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The moist hated words in the English language


Claudia Civinini writes

Is there a reason why people hate the word ‘moist’? Research says there is – and it has to do with its semantics more than its sound.
With social media periodically bringing up the topic, we decided to dig for the evidence.

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Bilinguals better at recognising voices

Lucélia Ribeiro Sandy

Claudia Civinini writes

Bilingualism is known to give children many advantages, but a new one has been added to the list.

A new piece of research has revealed that bilingual children are better than their monolingual counterparts at recognising voices.

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Not-so-bright and early

p12 13WEB

by Claudia Civinini

Education policy makers have been emphasising the importance of starting foreign language learning early…but could it be a waste of time?

When it comes to learning a foreign language, the earlier, the better – right? Think again.

This common assumption may join the ever-growing group of edu-myths unless policies for introducing early language learning in schools have a stronger evidence base, research suggests.

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‘Don’t give up on Germany’s early start policies’, says academic


Prof Eva Wilden says there is not enough evidence to suggest the programmes will fail.

Early language learning in Germany has not failed its purpose – but more research is needed to understand why early starters lose their lead at secondary level, an academic has told the Gazette.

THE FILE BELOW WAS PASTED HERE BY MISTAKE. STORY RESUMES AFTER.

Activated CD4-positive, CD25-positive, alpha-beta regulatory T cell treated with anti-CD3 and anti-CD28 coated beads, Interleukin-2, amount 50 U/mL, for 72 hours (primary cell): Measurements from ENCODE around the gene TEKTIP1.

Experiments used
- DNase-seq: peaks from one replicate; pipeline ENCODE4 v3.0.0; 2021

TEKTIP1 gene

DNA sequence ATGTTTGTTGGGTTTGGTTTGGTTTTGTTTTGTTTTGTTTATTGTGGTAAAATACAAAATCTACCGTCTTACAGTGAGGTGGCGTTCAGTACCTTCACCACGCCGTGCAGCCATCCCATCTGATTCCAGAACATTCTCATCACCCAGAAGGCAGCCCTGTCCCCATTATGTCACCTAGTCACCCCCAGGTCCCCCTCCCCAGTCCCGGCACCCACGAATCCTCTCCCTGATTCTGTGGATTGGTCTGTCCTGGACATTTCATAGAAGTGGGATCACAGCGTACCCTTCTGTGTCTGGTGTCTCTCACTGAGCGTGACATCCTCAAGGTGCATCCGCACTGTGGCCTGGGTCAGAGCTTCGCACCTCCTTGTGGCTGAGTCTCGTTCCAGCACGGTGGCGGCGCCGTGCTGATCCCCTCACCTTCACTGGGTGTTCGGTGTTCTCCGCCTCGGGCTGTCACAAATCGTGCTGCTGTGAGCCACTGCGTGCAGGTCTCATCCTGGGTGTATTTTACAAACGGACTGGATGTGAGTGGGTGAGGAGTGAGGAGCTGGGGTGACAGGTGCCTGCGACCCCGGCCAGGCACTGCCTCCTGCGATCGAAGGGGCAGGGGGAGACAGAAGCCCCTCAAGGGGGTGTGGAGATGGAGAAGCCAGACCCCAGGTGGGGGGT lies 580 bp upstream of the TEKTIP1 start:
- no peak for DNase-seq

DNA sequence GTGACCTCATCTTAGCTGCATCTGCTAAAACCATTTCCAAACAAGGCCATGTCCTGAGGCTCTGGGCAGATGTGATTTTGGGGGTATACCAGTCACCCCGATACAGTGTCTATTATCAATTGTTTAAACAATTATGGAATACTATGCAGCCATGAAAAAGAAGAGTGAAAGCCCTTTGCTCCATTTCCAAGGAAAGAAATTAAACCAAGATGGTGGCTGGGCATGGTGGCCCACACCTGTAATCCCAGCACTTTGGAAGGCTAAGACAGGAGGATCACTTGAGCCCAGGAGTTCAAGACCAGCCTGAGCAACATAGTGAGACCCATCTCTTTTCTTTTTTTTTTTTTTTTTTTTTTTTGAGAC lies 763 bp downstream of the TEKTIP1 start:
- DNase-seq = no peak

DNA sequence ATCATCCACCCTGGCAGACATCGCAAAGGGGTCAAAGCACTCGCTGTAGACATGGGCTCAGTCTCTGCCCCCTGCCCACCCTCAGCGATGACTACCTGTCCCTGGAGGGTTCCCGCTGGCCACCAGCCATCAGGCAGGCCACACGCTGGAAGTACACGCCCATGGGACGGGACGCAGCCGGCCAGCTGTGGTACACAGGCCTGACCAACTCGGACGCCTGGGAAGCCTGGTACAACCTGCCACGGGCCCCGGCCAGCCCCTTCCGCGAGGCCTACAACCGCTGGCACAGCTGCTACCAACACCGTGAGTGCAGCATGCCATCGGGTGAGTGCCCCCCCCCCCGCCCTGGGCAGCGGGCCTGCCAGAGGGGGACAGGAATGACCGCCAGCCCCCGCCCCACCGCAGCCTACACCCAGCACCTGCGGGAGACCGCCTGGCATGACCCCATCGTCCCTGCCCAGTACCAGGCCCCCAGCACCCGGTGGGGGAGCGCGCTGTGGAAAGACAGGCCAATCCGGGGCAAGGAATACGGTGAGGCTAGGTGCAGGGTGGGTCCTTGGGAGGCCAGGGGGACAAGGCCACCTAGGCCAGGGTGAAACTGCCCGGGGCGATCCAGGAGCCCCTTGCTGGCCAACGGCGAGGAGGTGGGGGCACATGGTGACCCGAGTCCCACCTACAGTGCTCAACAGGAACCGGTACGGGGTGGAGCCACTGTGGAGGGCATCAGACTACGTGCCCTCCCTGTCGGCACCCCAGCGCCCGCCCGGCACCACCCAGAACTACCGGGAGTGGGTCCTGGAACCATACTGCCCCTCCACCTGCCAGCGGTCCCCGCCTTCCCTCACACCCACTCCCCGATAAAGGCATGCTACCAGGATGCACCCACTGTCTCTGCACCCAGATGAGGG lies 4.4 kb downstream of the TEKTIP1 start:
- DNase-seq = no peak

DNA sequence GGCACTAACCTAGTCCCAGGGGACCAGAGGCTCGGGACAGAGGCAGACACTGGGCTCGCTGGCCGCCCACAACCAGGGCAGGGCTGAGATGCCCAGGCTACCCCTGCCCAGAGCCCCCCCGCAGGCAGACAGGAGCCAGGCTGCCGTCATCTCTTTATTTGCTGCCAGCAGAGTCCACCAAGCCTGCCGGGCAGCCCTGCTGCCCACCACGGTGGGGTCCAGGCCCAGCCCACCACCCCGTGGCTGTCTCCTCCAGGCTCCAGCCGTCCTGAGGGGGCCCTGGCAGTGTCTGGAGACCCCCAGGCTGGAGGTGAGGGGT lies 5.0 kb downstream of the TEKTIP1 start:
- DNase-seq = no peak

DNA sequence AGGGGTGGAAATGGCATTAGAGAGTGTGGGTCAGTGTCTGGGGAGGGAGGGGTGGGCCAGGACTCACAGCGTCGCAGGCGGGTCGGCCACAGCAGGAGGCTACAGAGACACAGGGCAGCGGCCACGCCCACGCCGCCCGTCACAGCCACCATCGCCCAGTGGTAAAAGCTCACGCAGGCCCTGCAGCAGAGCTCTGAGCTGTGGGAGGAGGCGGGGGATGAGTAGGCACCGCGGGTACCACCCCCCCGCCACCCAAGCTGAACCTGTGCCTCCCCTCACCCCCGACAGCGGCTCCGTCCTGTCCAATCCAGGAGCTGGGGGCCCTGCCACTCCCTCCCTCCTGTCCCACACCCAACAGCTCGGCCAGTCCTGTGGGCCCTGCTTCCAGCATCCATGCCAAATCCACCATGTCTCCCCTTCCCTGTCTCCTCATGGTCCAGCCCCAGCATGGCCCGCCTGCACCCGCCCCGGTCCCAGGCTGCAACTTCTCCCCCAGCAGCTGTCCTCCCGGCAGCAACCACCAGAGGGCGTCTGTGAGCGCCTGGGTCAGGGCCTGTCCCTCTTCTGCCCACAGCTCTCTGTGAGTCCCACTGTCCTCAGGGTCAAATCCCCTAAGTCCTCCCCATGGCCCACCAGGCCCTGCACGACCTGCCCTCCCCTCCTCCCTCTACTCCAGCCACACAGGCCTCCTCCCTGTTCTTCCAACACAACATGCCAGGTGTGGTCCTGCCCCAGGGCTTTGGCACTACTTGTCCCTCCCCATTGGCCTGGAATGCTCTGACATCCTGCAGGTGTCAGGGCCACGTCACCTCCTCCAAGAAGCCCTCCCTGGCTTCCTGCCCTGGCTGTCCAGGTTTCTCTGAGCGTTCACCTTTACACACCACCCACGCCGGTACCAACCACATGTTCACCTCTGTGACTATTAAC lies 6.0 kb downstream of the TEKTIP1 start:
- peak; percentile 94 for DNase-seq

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Bilinguals take ‘hybrid’ approach to reading


By Claudia Civinini

The way your brain works when you read varies depending on the languages you speak, a review of research suggests – and bilinguals adopt a ‘hybrid’ approach to reading in both tongues.
Being bilingual could even help you learn to read if you have dyslexia, the research adds.

The researchers explain that learning to read in some languages – where the sounds correspond directly to individual letters on the page – makes the brain decode written texts in very small chunks (such as single letters).

These ‘transparent’ languages include Italian and Spanish, for example.

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Languages influence perception of time


by Claudia Civinini

How you perceive time depends on the language you speak, a new study suggests.

The research adds to growing evidence that shows ‘the ease with which language can creep into our most basic senses, including our emotion and our visual perception’, researchers said.

In an experiment on Swedish-Spanish bilinguals, linguists Professor Panos Athanasopoulos and Professor Emanuel Bylund observed that participants understood time duration differently according to the language they used.

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Debunked ‘learning styles’ theory still part of gold-standard EFL qualifications


...But Cambridge English has now pledged to remove the phrase from Celta and Delta syllabuses

by Claudia Civinini

Cambridge English Language Assessment has been referring to the concept of ‘learning styles’ in its Celta and Delta EFL qualifications even though the theory has long been debunked by academics, it has emerged.

The Cambridge English Teaching Framework, which underpins the two qualifications, contains references to learning styles – ‘visual, auditory, kinaesthetic’ – under the competency area ‘understanding learners’.

Teacher trainers have confirmed that trainees on these courses have been required to show an awareness of their students’ learning style, both in their assignments and their teaching practice.

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